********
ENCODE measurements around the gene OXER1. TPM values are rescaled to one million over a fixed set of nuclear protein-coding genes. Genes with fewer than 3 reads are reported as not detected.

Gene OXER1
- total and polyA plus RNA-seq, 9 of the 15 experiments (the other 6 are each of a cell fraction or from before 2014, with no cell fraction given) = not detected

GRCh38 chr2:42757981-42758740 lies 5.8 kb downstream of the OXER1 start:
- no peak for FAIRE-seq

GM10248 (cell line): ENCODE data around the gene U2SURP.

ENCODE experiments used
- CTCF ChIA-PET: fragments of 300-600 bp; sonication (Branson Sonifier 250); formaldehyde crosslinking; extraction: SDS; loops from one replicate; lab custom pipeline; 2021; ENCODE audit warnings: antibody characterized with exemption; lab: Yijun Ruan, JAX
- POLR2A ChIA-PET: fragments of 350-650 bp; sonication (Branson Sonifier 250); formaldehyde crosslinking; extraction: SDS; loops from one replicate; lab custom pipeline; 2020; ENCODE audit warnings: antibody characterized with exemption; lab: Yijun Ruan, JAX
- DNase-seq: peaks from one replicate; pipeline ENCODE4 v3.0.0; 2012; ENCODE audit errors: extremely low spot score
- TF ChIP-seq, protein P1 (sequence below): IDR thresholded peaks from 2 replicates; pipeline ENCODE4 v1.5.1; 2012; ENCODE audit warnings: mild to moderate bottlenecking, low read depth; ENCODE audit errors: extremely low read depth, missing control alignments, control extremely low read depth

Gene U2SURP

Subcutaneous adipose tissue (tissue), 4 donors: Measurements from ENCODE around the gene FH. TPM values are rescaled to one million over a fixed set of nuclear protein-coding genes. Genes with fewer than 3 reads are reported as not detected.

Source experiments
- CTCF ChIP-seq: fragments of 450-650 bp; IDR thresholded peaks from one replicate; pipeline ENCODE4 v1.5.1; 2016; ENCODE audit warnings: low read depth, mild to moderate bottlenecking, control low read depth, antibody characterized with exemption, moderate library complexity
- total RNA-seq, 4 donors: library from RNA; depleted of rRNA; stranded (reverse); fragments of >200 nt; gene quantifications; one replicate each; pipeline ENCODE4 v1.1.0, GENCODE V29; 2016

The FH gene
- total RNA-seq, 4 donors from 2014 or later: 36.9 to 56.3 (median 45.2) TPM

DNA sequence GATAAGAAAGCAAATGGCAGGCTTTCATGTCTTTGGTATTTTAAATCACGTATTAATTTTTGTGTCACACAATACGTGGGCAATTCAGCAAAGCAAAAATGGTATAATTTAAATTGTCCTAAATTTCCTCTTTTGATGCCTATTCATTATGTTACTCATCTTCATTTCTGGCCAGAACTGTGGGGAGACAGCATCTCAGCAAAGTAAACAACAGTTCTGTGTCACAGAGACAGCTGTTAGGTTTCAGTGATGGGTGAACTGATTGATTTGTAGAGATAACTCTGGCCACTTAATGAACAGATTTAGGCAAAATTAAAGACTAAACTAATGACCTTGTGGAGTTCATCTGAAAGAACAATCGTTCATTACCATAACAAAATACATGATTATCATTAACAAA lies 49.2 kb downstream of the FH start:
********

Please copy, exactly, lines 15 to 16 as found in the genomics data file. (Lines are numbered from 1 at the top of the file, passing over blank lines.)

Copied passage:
- CTCF ChIP-seq: fragments of 450-650 bp; IDR thresholded peaks from one replicate; pipeline ENCODE4 v1.5.1; 2016; ENCODE audit warnings: low read depth, mild to moderate bottlenecking, control low read depth, antibody characterized with exemption, moderate library complexity
- total RNA-seq, 4 donors: library from RNA; depleted of rRNA; stranded (reverse); fragments of >200 nt; gene quantifications; one replicate each; pipeline ENCODE4 v1.1.0, GENCODE V29; 2016